Places that Never Were–Or Were They?

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Charles R. Knight, who died in 1953, became famous in his own lifetime as the world’s most convincing painter of prehistoric life. Among my early memories are trips to the American Museum of Natural History, and looking up at Knight’s great murals, my mind full of wild surmises for which I wasn’t old enough to find words.

I still love Knight’s work, but I’ve learned to appreciate another aspect of it–his background scenery. There are a lot of people who can paint or draw prehistoric animals. I can do that. But only a very few are able to bring us into the world those creatures lived in.

The painting above launched Knight’s career, when it was still the 19th century. The animal is Elotherium. Never mind that. The scenery which Elotherium inhabits–the longer I look at it, the realer it gets!

I could just about swear that Knight’s Elotheriums are in a real place. More than that–a place that I know. I used to play alongside a stream just like that, on Orchard Street, before they paved everything over. I climbed and skidded up and down those steep banks. I waded in that water, although it was too deep to wade all the way across. I was there. I didn’t see any Elotheriums, but I was there. If they’d come out of the woods on the other side, I’d’ve seen them.

And where would that stream take me, if I could follow it up to the top of the painting? What enchanted country would I discover?

What a gift the Lord Our God gave Charles Knight! God made us in His image, and some of us He made creators. We can only revel in it, and give thanks.

I think God knows where these places really are. He made them. Oh, for a glimpse, O Lord!

But who knows what He has in store for us?

About leeduigon

I have lived in Metuchen, NJ, all my life. I have been married to my wife Patricia since 1977. I am a former newspaper editor and reporter. I was also the owner-operator of my own small business for several years. I wrote various novels and short stories published during 1980s and 1990s. I am a long-time student of judo and Japanese swordsmanship (kenjutsu). I also play chess, basketball, and military and sports simulations. View all posts by leeduigon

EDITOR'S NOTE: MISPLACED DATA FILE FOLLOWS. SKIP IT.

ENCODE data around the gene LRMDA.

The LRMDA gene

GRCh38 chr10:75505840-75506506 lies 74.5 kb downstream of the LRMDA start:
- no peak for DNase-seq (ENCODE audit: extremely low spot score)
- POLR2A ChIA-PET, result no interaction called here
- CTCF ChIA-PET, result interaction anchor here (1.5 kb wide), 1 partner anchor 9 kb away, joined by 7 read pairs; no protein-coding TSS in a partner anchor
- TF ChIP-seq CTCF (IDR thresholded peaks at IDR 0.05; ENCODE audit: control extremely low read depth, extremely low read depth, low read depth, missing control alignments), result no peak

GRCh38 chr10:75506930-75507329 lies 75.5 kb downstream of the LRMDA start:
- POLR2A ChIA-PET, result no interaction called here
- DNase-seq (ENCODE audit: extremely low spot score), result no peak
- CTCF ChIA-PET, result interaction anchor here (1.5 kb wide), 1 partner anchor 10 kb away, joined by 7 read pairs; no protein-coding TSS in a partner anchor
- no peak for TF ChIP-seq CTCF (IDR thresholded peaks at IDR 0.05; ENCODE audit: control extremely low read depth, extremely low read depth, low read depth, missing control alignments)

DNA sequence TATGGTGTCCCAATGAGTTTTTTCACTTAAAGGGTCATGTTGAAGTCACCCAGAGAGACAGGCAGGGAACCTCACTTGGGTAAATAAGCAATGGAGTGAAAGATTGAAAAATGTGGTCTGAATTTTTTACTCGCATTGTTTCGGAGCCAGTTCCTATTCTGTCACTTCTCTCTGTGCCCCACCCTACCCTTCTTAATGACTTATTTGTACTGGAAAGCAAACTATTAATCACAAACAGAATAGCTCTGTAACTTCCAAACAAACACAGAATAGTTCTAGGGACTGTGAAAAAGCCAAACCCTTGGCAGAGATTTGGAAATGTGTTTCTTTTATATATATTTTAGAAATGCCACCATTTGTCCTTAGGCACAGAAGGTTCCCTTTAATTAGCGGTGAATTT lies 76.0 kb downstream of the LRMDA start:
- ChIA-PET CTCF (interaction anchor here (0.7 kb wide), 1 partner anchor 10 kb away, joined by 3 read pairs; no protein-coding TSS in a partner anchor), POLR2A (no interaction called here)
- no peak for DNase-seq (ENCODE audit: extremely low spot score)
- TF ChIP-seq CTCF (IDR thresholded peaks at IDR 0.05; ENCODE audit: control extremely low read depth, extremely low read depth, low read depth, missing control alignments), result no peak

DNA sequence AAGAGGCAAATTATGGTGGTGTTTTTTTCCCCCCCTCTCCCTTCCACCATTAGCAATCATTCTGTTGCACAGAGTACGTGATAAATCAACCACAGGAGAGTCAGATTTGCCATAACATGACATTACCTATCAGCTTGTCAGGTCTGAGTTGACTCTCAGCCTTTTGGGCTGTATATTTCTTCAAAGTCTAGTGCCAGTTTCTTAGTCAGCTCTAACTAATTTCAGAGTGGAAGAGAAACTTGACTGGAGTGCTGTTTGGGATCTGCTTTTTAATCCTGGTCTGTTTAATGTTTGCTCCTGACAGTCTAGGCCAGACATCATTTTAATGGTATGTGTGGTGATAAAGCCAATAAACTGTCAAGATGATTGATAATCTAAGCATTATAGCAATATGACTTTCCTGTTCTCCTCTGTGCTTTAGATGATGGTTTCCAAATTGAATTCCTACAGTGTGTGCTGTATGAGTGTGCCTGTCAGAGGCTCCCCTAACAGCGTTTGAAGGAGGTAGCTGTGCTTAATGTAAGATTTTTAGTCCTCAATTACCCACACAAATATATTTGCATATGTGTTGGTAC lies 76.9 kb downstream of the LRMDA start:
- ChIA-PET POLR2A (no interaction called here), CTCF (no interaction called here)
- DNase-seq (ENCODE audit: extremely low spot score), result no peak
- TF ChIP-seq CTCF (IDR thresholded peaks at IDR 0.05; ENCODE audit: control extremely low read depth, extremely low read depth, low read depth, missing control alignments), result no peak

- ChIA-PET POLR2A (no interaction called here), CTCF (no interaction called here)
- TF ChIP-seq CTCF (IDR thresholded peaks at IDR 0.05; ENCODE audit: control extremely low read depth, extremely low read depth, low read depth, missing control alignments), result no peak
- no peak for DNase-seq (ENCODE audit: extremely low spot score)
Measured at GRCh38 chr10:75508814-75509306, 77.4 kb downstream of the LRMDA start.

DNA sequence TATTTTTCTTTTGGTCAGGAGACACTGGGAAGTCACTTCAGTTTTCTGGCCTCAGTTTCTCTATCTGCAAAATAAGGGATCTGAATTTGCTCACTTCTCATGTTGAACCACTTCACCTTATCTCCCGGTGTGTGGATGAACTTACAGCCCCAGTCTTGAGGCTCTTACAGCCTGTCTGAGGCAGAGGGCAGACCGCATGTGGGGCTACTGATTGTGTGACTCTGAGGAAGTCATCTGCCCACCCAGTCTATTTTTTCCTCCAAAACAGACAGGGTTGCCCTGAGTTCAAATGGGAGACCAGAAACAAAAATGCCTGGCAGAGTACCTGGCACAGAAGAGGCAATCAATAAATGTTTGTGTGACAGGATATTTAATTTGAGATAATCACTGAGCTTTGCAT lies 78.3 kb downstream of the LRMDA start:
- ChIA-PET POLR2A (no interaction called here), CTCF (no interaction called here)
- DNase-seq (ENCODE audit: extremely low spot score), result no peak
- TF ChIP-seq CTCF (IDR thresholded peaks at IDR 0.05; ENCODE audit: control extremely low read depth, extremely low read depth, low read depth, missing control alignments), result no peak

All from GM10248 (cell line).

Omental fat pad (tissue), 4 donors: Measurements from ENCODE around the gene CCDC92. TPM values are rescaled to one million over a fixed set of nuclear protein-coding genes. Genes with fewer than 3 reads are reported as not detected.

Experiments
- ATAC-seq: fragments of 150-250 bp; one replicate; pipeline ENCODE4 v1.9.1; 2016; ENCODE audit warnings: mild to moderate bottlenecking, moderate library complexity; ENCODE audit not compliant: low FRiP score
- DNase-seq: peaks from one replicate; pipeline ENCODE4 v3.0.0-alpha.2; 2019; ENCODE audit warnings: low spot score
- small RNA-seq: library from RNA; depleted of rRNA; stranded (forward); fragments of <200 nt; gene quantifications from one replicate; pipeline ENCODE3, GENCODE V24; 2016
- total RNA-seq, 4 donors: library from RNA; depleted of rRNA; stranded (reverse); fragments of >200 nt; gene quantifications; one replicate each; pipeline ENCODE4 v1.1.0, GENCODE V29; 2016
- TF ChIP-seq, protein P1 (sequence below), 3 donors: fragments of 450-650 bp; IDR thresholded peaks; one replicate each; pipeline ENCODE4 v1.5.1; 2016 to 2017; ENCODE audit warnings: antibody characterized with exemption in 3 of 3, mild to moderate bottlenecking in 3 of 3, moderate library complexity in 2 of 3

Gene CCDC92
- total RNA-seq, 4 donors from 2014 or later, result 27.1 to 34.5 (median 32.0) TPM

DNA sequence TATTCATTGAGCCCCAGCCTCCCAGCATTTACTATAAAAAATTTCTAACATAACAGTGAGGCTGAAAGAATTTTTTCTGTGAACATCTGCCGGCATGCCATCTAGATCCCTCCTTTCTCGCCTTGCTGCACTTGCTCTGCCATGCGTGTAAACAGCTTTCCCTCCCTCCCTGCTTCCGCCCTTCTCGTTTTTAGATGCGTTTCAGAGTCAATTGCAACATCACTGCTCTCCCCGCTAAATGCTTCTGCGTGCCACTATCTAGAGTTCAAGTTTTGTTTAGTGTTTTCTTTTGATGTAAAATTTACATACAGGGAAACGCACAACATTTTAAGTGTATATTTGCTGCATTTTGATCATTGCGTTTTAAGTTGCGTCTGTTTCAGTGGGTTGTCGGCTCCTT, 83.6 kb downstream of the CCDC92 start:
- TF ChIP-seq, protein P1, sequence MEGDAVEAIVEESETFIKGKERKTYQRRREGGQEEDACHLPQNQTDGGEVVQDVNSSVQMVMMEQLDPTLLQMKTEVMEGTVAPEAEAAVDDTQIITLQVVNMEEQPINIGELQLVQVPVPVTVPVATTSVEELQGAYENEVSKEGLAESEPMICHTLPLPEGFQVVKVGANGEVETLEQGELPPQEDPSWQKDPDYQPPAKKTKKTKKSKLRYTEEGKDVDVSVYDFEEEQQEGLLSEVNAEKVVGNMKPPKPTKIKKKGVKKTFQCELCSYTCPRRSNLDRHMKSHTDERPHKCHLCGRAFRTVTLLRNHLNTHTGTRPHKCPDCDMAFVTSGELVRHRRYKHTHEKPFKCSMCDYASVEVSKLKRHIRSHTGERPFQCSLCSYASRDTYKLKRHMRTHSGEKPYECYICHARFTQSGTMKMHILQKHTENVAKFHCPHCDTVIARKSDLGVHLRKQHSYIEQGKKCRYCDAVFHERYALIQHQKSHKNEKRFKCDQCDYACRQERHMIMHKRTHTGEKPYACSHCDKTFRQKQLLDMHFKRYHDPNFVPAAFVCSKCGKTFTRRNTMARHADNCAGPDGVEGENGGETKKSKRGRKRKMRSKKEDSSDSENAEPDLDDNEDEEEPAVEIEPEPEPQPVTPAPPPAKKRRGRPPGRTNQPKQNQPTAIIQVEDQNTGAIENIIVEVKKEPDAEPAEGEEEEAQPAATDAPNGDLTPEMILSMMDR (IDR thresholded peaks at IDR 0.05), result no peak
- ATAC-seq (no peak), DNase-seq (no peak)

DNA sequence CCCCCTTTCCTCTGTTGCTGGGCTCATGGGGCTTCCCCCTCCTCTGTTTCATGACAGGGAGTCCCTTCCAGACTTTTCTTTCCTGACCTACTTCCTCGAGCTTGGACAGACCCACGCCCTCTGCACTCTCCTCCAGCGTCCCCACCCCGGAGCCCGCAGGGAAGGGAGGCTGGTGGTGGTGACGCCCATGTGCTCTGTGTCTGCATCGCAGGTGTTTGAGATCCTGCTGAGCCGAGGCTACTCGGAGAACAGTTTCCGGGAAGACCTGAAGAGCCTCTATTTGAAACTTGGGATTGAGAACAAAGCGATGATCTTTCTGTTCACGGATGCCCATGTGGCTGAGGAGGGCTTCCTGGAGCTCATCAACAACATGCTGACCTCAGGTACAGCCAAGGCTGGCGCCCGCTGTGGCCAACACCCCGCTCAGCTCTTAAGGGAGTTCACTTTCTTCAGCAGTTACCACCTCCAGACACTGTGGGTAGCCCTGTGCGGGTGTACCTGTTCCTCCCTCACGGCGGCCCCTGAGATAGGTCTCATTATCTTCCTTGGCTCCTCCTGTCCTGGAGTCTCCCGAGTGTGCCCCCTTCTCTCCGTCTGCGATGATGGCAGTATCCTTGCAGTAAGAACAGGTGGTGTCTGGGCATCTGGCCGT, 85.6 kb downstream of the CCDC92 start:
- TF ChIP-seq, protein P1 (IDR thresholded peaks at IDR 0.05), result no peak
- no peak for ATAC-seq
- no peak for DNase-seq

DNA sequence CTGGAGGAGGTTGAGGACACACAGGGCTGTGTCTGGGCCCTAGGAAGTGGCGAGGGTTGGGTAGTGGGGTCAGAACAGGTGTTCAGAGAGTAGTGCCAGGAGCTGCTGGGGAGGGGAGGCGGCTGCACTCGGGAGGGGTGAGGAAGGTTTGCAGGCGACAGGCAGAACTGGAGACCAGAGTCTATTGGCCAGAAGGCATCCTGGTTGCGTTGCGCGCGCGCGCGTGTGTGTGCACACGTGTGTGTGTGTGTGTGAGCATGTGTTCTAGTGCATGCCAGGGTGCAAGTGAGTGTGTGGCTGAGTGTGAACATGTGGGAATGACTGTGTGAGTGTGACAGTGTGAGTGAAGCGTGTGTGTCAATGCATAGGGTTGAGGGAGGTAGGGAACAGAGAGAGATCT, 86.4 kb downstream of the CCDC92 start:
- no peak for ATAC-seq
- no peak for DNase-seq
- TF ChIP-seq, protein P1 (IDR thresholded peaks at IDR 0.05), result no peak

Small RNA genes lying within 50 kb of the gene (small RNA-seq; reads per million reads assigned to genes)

3 responses to “Places that Never Were–Or Were They?

  • thewhiterabbit2016

    Since it had never rained before Noah’s Flood, it was a mist that watered the earth. Some call it the canopy effect. It is believed by some scholars the whole earth was like a sub-tropical climate.

    Liked by 1 person

    • unknowable2

      It’s good to remember that we live, basically, in the aftermath of the Flood. We don’t really know what things were like before the Flood, but we know that the earth held the potential of being a paradise. Of course your paradise and my paradise are not necessarily the same. The Bible promises seasons will endure forever and I, for one, am happy to hear it.

      My idea of paradise is the High Plains, hopefully near some Ponderosa Pine. I don’t mind snow, so long as it melts in a day or two. I think the ocean is beautiful, but occasional visits are more than adequate for my needs. I average once every 12 years and I’m paid up on visits to the Pacific until I’m 77. 🙂 I’ve never seen the Atlantic, but Lee tells me it’s real and I’ll take him at his word. 🙂

      I’ve listened to a number of Bible believing scientists recently, and heard their take on the Flood. The best theory I’ve heard, and it meshes well with things I’ve personally observed, is that the Flood probably started with volcanic activity which heated the oceans and caused massive rains. One theory is that the continents were all part of one large continent surrounded by seas. When the volcanic activity started, this is what caused the tectonic movement of land masses and, effectively, the Western Hemisphere continents moved westward to their current positions.

      The earth, having been entirely resurfaced by water, was made up of sedimentary layers which were pliable. Where land masses collided, mountains were formed and the subduction of the Pacific Plate raised the mountains of the West Coast.

      Eventually things settled down and the waters drained off the surface of the earth, their recession creating many of the features we see today. The shock to the earth’s climate caused the Ice Age, which is still affecting us to some degree.

      I present this as theory, and only as such. Even I’m not old enough to have been an eyewitness to these events.

      Liked by 1 person

  • unknowable2

    To be able to visualize such things is, indeed, a gift.

    Liked by 1 person

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